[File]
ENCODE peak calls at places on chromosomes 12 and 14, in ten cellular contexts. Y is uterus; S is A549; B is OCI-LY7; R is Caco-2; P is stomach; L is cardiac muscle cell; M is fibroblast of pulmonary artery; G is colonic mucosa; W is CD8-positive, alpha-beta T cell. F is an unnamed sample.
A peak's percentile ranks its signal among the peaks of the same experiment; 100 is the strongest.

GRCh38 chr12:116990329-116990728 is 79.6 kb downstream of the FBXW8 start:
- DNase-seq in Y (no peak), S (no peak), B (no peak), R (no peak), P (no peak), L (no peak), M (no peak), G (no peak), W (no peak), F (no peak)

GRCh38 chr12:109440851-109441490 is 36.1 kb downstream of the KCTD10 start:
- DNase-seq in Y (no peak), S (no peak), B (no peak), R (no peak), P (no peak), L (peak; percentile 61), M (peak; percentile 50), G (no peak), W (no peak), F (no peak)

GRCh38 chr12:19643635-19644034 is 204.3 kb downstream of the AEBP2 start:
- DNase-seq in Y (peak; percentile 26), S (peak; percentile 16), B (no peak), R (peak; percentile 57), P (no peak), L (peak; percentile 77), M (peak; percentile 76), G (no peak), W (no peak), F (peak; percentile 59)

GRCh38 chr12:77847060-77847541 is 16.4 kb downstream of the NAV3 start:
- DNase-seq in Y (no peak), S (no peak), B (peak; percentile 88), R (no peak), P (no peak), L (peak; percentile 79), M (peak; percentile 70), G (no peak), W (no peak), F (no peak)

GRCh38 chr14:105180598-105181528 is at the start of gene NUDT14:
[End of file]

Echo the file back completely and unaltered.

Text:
ENCODE peak calls at places on chromosomes 12 and 14, in ten cellular contexts. Y is uterus; S is A549; B is OCI-LY7; R is Caco-2; P is stomach; L is cardiac muscle cell; M is fibroblast of pulmonary artery; G is colonic mucosa; W is CD8-positive, alpha-beta T cell. F is an unnamed sample.
A peak's percentile ranks its signal among the peaks of the same experiment; 100 is the strongest.

GRCh38 chr12:116990329-116990728 is 79.6 kb downstream of the FBXW8 start:
- DNase-seq in Y (no peak), S (no peak), B (no peak), R (no peak), P (no peak), L (no peak), M (no peak), G (no peak), W (no peak), F (no peak)

GRCh38 chr12:109440851-109441490 is 36.1 kb downstream of the KCTD10 start:
- DNase-seq in Y (no peak), S (no peak), B (no peak), R (no peak), P (no peak), L (peak; percentile 61), M (peak; percentile 50), G (no peak), W (no peak), F (no peak)

GRCh38 chr12:19643635-19644034 is 204.3 kb downstream of the AEBP2 start:
- DNase-seq in Y (peak; percentile 26), S (peak; percentile 16), B (no peak), R (peak; percentile 57), P (no peak), L (peak; percentile 77), M (peak; percentile 76), G (no peak), W (no peak), F (peak; percentile 59)

GRCh38 chr12:77847060-77847541 is 16.4 kb downstream of the NAV3 start:
- DNase-seq in Y (no peak), S (no peak), B (peak; percentile 88), R (no peak), P (no peak), L (peak; percentile 79), M (peak; percentile 70), G (no peak), W (no peak), F (no peak)

GRCh38 chr14:105180598-105181528 is at the start of gene NUDT14: